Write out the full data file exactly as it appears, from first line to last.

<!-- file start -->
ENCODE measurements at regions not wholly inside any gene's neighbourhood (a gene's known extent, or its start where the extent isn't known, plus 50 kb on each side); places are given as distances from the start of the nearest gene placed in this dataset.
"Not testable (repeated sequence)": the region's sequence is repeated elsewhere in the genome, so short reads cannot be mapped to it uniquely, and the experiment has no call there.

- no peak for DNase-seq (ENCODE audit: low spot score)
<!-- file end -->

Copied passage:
ENCODE measurements at regions not wholly inside any gene's neighbourhood (a gene's known extent, or its start where the extent isn't known, plus 50 kb on each side); places are given as distances from the start of the nearest gene placed in this dataset.
"Not testable (repeated sequence)": the region's sequence is repeated elsewhere in the genome, so short reads cannot be mapped to it uniquely, and the experiment has no call there.

- no peak for DNase-seq (ENCODE audit: low spot score)